Think about the last time you watched a video online or tried to. What prompted it? Was it just a distraction: a guilty pleasure in your Facebook feed? Or something you sought out but either couldn’t find, had to sign up for, or took too much effort?

For all our advances since garage band ‘Severe Tire Damage’ first brought video to the web in ‘93, the typical online video experience is still somewhat random. More often than not, the information contained in the video is not what we’re expecting. Finding a specific video can be a challenge, and when we do gain access we are bombarded by pre-rolls, pop ups, unskippable ads and “related videos” that are not related at all, whereas truly related material such as background info and products to buy remains far from our fingertips.

Asking the Right Questions about Online Video

With all the web offers, we still haven’t figured the right way to situate video in the stream of online content. Online video offers incredible potential to move beyond the advances of film and television, yet there is little consensus around questions like: Where does it go on a page? What’s the right length? How do we best inform viewers about what they are about to see? Which is the best play mechanism? Is there a better way to navigate from page to video and beyond? While the answers to these questions are largely dependent on context, more often than not we get them wrong.

video user experience confusion

A Seamless Flow Between Video and Other Media

Imagine what could be…You’re reading an article and a video pops up like a genie to clarify what cannot be explained in words. Then you’re reading again, the words now enlivened by what you just watched. You click through to a gorgeous landscape with floating text and more video options and soon begin to lose yourself in a seamless flow of image, text and video that enriches your understanding of the subject.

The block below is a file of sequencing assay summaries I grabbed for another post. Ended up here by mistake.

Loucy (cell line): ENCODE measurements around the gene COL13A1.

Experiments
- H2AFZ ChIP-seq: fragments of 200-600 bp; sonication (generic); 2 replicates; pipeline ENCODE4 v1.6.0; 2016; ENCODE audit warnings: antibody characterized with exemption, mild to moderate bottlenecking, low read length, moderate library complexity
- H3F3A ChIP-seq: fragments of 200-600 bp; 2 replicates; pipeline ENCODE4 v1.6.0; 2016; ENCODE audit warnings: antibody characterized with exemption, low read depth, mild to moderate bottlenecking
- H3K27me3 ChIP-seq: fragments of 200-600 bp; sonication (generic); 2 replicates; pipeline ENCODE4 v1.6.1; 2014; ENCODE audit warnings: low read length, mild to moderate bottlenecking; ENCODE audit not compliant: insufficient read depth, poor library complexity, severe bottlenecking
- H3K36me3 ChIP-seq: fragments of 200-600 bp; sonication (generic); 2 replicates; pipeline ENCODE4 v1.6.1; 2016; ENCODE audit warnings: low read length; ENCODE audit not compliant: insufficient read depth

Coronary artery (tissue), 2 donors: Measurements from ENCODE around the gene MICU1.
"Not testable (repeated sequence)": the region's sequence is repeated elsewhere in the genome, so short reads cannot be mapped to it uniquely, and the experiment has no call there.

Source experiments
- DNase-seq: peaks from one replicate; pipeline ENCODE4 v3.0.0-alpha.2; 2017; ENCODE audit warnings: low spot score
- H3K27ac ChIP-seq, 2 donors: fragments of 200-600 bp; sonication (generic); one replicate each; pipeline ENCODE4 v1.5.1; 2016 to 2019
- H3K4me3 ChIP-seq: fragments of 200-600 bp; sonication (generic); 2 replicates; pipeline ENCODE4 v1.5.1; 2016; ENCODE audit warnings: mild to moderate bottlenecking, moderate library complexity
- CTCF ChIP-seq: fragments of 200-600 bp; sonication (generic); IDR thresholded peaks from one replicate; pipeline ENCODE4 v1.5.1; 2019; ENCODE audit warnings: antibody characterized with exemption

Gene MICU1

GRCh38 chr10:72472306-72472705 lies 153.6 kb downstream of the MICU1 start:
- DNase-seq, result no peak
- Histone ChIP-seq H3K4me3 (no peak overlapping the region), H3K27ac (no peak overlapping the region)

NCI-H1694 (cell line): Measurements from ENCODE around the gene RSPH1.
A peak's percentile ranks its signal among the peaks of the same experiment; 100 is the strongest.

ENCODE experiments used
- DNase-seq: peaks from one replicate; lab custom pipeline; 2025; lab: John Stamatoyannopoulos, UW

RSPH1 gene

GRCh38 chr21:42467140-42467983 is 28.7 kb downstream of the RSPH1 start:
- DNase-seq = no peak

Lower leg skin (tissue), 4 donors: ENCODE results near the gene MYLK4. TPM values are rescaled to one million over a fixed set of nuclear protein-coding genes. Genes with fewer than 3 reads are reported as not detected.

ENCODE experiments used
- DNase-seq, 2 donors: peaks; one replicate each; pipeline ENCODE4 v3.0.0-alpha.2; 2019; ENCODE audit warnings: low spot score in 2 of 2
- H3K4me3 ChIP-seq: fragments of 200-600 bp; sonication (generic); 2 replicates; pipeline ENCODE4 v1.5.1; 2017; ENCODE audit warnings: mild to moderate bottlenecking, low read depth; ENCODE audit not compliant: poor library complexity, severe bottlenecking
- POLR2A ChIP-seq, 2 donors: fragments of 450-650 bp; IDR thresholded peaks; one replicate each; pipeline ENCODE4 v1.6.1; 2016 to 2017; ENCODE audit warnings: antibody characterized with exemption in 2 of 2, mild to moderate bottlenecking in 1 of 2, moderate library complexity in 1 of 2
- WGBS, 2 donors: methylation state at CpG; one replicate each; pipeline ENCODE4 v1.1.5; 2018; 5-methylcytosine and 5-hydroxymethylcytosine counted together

Now picture a mosaic of thumbnail-activated videos that aligns and reconfigures according to your preferences and interests. A mouseover offers more detailed information and a bar at the top allows you to reconfigure your video options according to subject.

The above scenarios are actually real but far too rare. The New York Times integrates video, text and image in their “Op-Docs” series and Ted Talks includes a wonderfully interactive mosaic of video thumbnails that allows you to sift through an array of talks to find the one you’ll like. So why isn’t there more?

nyt op docs

Improving the User Experience of Online Video

We all want our videos to succeed online. We want lots of people to watch them, to get our message and act on it and make more informed purchasing decisions. We spend time and money to produce great videos. We embed them on websites, optimize keywords, add metadata, and build systems to allow for easy sharing. But this represents just a part of what’s possible for video in a connected world.

By taking the time to plan in advance and configure certain elements that impact a video’s “user experience,” we can make our videos even more relevant and accessible in our everyday experiences, both before and after we play them. Often overlooked attributes, including the physical setting, the information to set it up, and the media that surround our videos can ensure that a video finds the right audience (and vice versa), that the audience makes a more meaningful connection with the material and is better able to act on that information to share, make a purchase or discover related material.

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